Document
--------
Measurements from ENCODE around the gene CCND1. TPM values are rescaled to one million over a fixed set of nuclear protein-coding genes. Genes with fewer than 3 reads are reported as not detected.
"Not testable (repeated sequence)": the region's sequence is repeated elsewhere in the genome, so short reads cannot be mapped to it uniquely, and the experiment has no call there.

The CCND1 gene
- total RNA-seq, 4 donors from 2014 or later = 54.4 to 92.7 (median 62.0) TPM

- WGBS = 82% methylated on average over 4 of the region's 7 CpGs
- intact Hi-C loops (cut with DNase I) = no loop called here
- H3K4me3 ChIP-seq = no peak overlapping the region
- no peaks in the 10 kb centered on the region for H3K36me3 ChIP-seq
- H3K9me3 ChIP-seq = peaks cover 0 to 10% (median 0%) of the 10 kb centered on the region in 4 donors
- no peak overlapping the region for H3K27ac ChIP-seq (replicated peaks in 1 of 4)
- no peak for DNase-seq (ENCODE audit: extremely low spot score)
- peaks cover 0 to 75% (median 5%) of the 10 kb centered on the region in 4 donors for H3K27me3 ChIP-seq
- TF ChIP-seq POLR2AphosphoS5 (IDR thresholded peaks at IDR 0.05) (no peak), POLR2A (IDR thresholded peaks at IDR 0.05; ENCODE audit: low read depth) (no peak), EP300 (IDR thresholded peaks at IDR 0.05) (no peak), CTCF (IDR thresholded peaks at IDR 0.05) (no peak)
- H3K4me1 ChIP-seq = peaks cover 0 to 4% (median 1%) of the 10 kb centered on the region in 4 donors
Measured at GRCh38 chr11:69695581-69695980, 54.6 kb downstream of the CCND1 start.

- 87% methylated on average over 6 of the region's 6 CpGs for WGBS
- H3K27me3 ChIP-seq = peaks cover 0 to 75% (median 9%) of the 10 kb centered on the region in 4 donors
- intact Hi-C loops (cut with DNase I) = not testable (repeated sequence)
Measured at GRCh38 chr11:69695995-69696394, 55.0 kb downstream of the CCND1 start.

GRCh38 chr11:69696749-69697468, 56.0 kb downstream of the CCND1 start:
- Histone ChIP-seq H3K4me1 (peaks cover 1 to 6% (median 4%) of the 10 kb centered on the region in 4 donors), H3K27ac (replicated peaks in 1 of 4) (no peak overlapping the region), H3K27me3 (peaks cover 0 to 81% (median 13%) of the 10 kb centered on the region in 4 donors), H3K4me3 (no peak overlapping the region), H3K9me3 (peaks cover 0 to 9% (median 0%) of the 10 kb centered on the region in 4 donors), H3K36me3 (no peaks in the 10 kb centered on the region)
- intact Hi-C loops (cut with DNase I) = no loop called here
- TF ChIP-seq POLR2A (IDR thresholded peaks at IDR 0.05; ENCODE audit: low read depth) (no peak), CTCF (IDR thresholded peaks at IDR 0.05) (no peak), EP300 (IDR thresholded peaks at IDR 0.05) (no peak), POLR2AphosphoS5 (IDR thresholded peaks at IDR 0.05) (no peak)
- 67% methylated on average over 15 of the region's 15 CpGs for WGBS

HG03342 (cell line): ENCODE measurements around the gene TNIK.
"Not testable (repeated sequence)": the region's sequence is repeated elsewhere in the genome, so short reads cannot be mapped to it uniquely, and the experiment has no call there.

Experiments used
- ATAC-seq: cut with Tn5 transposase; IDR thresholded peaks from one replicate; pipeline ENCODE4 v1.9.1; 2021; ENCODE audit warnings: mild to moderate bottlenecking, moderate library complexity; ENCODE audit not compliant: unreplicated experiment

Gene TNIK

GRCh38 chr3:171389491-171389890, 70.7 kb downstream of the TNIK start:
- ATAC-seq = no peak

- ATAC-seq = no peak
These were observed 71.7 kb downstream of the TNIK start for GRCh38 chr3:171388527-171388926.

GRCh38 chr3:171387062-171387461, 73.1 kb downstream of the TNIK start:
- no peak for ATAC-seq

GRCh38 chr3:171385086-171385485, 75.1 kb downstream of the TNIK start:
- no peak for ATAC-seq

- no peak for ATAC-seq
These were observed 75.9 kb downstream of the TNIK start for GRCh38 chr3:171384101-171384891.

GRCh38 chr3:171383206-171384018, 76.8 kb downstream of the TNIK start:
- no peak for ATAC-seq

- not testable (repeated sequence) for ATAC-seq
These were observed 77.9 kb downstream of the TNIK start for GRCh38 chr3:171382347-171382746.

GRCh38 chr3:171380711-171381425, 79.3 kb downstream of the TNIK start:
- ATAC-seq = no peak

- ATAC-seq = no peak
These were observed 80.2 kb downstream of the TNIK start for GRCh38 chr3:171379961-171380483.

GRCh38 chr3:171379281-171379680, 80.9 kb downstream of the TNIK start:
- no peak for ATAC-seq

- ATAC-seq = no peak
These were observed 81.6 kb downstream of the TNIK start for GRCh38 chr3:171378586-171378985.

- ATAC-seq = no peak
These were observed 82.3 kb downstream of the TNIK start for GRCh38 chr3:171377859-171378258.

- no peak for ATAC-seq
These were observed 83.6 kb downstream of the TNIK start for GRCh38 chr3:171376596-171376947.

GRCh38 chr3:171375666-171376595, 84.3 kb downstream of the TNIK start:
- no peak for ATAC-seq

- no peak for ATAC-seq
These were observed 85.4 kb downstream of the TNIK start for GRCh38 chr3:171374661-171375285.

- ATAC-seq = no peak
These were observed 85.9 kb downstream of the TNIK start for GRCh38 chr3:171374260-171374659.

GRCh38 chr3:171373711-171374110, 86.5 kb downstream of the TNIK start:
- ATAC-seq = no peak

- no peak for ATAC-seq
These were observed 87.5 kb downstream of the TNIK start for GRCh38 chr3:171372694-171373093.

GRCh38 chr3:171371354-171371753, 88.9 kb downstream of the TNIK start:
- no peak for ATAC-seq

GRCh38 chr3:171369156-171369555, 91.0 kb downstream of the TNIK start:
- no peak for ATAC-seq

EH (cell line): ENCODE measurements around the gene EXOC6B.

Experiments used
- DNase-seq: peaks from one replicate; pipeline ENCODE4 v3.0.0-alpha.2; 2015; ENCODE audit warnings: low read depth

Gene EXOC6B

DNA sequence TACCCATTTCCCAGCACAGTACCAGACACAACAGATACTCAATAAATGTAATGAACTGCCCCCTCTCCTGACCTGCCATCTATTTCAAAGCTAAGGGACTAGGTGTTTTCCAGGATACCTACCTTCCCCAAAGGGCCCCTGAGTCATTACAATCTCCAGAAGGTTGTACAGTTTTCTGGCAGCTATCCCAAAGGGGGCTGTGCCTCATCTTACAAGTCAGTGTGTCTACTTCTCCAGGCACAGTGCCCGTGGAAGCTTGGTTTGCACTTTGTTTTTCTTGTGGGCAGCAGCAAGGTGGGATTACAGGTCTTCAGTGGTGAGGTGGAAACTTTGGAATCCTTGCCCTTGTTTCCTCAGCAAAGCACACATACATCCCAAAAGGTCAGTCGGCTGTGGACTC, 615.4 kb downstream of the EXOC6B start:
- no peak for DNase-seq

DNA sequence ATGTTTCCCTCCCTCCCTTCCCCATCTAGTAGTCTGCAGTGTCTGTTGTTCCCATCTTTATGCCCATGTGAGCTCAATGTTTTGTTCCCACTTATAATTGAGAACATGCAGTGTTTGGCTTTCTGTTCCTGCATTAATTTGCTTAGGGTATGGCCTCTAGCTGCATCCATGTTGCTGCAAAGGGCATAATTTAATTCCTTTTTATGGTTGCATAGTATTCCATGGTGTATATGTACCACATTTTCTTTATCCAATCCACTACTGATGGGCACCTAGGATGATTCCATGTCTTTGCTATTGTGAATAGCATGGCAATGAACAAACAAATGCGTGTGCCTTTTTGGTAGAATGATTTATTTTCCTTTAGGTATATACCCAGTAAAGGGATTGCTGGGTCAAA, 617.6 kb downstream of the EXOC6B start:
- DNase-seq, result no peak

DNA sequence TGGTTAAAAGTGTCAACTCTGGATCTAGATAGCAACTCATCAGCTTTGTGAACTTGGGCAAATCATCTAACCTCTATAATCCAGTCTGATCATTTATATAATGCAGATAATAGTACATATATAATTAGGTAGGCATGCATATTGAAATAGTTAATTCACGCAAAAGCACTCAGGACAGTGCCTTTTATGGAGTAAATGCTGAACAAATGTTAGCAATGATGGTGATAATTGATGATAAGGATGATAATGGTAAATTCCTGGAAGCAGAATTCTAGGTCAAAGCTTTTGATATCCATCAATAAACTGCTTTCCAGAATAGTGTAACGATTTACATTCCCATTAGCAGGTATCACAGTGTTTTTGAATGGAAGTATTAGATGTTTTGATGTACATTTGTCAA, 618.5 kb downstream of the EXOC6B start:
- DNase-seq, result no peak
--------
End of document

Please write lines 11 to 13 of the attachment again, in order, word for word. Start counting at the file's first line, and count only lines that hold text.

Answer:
- no peak for DNase-seq (ENCODE audit: extremely low spot score)
- peaks cover 0 to 75% (median 5%) of the 10 kb centered on the region in 4 donors for H3K27me3 ChIP-seq
- TF ChIP-seq POLR2AphosphoS5 (IDR thresholded peaks at IDR 0.05) (no peak), POLR2A (IDR thresholded peaks at IDR 0.05; ENCODE audit: low read depth) (no peak), EP300 (IDR thresholded peaks at IDR 0.05) (no peak), CTCF (IDR thresholded peaks at IDR 0.05) (no peak)